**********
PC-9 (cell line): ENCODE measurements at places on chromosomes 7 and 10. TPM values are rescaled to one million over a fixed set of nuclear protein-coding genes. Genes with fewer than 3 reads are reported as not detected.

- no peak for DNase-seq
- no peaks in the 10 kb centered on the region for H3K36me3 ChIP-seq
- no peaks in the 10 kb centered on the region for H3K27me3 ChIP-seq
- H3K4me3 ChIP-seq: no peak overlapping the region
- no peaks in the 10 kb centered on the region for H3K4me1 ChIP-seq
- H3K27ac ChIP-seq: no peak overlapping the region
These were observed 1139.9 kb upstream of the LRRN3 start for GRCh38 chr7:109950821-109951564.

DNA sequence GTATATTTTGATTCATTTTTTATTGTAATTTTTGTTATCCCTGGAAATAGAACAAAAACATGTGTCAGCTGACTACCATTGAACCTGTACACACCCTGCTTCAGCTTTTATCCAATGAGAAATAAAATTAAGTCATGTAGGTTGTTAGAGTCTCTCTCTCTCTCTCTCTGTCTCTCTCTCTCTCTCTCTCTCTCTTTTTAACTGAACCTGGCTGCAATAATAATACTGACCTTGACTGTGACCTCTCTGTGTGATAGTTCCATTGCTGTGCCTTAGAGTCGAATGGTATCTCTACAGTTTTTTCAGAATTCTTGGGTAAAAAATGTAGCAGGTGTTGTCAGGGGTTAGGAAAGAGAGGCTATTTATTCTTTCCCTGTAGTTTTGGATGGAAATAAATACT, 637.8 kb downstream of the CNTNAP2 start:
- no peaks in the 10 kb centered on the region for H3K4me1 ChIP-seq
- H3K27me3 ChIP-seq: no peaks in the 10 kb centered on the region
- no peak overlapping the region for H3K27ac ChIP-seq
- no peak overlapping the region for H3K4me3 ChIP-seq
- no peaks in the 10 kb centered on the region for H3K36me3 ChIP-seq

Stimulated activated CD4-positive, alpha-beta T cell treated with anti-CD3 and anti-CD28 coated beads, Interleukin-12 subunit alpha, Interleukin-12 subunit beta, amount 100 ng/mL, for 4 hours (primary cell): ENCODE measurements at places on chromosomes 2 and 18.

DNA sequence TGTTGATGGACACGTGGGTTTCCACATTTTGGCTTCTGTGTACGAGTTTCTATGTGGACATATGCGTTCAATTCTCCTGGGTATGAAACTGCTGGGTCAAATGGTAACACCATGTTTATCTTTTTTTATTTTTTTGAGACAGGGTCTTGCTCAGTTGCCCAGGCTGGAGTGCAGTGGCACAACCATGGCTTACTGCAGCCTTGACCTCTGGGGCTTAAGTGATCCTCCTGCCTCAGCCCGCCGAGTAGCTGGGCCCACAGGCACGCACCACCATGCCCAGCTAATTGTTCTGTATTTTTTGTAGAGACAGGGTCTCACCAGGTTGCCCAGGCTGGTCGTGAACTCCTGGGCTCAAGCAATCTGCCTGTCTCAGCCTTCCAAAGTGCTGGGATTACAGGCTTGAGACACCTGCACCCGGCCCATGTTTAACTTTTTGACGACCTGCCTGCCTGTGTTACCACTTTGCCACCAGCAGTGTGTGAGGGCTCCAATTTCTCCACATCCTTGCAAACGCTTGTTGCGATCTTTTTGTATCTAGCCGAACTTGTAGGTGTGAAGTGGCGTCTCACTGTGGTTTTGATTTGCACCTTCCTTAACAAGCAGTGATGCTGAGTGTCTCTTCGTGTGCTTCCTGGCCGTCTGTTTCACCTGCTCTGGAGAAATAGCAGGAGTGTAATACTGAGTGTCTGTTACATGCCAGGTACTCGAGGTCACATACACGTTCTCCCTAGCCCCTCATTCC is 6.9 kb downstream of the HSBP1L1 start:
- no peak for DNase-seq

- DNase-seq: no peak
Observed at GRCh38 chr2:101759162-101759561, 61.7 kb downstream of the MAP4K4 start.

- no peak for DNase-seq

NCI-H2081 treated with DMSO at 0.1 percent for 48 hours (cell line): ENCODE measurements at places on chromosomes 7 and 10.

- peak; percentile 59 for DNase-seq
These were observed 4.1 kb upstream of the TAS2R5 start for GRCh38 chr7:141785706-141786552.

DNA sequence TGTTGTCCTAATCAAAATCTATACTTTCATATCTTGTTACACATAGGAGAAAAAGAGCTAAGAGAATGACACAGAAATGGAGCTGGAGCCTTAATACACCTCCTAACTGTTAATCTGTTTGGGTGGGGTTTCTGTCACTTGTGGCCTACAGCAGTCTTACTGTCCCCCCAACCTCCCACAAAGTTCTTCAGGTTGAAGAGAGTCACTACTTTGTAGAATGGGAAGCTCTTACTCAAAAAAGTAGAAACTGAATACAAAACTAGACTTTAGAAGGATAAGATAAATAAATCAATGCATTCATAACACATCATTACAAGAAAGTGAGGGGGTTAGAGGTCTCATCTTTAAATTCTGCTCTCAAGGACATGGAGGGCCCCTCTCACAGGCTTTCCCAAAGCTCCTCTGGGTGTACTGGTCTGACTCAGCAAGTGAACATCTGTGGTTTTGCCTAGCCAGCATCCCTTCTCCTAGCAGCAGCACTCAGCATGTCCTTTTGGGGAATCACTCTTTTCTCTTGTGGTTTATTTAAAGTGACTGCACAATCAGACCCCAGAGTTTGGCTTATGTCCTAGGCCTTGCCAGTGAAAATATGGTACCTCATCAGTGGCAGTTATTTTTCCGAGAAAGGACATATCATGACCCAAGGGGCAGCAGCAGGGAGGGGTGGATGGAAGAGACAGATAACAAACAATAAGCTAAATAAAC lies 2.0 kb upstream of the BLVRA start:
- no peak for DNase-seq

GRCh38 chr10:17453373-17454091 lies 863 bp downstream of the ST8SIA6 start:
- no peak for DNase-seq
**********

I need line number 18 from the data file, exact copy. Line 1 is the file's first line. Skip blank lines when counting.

- DNase-seq: no peak